cast across a canyon greening—
the phone rings inside
lamenting the election
and everything it means:
no more robot recordings begging money
and votes four times a day for candidates
and propositions I know nothing about,
yet sure of another set of rules and taxes
to pay for agencies and enforcement
to make the majority feel better
about this crazy world. I need to raise
the curtain, cut another limb to sooner
see who or what’s coming up the road.
I turn away, blinded by November’s
first light, Redbud hearts enflamed
with last season’s feed on green
burning yellows between dark shadows
with the news, with disbelief.
I retreat to calm counsel with cattle:
scattered pairs, calves fresh with life
finding legs to fly—buck and run
figure-eights without direction always
circling back, showing off for mom.
We will work the heifers anyway—
give them everything we can
to make them attractive to Wagyu,
their first bulls. And we will wait,
as we always do, for rainy days.
Campaigning for V.P.
of the Student Council
in the fifth grade:
I claimed to be half-horse,
half-alligator and a little attached
with snapping turtle
and have the fastest horse,
prettiest sister, the surest rifle
I promised to pay attention
and do the best I could. Enough,
in those days, to get elected.
Despite January rains and El Nino prognostications, we’ve hit a typical winter dry stretch. Instead of 2 weeks warm and 2 weeks cold sometime in February,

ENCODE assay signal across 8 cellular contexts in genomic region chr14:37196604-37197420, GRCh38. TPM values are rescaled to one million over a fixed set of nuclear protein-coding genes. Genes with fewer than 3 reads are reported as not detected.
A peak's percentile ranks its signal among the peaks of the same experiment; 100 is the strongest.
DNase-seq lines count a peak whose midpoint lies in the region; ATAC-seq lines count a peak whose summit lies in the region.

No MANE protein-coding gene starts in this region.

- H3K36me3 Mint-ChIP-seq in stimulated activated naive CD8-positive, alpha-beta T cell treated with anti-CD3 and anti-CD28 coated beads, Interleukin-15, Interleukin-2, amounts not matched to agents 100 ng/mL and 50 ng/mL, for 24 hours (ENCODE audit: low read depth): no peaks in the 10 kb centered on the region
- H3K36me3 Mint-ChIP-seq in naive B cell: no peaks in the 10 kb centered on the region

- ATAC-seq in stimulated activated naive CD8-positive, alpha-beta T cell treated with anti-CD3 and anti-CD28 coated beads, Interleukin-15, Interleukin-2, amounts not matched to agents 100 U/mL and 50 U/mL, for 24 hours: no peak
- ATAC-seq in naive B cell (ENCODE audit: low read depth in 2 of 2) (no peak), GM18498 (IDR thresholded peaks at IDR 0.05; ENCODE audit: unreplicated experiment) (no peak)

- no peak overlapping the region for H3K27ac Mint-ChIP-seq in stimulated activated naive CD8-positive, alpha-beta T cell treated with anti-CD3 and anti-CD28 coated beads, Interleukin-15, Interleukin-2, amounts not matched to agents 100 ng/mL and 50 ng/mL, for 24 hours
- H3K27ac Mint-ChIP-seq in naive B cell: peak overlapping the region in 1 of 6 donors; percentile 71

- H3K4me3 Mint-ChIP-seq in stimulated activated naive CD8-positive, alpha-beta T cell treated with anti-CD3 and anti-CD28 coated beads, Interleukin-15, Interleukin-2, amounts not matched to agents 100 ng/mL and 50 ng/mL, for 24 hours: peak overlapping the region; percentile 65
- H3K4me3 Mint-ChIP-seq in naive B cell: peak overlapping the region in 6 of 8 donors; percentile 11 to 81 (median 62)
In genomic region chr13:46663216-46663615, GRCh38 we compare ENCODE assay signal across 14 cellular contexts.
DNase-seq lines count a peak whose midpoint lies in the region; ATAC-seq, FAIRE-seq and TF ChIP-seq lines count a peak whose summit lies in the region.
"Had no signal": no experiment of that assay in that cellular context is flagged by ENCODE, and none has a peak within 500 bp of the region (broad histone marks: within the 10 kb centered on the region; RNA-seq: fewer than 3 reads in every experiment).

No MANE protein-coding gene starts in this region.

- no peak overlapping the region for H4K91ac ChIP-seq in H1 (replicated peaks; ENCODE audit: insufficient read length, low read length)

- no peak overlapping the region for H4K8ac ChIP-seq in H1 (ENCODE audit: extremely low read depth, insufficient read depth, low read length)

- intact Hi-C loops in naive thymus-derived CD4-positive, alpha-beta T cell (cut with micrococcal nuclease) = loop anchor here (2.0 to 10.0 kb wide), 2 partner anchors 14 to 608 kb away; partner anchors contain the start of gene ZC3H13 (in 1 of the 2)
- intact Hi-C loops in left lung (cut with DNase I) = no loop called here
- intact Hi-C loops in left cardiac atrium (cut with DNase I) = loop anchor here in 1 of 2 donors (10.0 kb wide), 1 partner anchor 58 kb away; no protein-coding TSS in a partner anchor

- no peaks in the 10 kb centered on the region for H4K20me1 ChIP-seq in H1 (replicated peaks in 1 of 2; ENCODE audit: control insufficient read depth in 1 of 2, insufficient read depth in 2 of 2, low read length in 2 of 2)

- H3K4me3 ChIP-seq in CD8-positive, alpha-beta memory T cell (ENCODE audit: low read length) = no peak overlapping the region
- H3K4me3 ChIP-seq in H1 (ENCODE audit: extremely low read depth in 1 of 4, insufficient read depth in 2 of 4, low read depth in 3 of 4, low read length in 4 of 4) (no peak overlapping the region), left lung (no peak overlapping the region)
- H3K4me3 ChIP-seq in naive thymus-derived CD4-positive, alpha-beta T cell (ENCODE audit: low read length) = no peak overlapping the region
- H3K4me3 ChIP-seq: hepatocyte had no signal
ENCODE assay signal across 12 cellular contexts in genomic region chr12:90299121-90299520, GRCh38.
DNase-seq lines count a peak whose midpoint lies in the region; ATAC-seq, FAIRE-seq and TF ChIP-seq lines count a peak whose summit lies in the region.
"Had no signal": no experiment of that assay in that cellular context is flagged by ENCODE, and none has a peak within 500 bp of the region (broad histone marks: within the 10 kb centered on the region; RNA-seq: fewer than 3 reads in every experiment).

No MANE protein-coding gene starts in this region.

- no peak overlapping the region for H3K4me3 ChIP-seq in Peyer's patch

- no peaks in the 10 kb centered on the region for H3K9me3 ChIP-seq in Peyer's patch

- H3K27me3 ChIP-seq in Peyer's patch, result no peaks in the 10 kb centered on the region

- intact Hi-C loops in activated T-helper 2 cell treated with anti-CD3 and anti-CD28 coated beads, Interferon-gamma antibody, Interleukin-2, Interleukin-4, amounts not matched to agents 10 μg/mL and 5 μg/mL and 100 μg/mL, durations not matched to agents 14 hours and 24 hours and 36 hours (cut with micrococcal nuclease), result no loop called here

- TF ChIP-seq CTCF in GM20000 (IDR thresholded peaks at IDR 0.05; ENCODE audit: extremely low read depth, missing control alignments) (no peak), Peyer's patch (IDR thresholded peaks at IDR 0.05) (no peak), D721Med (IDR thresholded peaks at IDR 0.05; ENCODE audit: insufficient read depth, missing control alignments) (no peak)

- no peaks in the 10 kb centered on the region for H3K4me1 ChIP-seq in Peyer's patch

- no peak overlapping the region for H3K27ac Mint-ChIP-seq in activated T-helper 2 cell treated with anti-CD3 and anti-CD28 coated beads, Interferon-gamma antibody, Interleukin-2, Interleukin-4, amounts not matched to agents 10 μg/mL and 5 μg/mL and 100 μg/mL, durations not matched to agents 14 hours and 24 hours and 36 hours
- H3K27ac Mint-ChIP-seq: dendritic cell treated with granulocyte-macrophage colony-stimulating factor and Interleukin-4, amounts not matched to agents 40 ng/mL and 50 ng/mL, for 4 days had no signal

the month has been warm, half the days thus far over 70 degrees. Relative perhaps, the trend is dry with expectations of an early and short spring. Stock water resources have nearly recovered, with more grass than cattle after four years dry, we should survive the coming summer and fall well, a familiar concern more normal than not for spring. Our country looks good, wildflowers spreading like wildfire upon the green, snow in the Sierras 1,000-1,500’ higher than we’d like to see. It will change quickly if the mid-70s, without rain for the next ten days, come to pass.
Garnered from branding photos, my ‘looking spry’ has connotations reserved for the old, the aging and antique that startle me, yet somewhat gratified that I can
still rope and ride. I was the old man in the branding pen yesterday with Brent Huntington’s uniformly big calves. Once untracked, I roped well, probably better than when I was younger worrying about how my horse and I would perform in the corral. Nowadays, the challenge is to be some help. On the way off the hill looking down on Three Rivers, Robbin and Terri compared my ‘style’ to that of the old timers, the generation before me, a compliment. To have an effective ‘style’ is beyond any expectations of the last forty-five years of branding calves, what has become more of a mindset apart from just catching that favors first the horse and calf.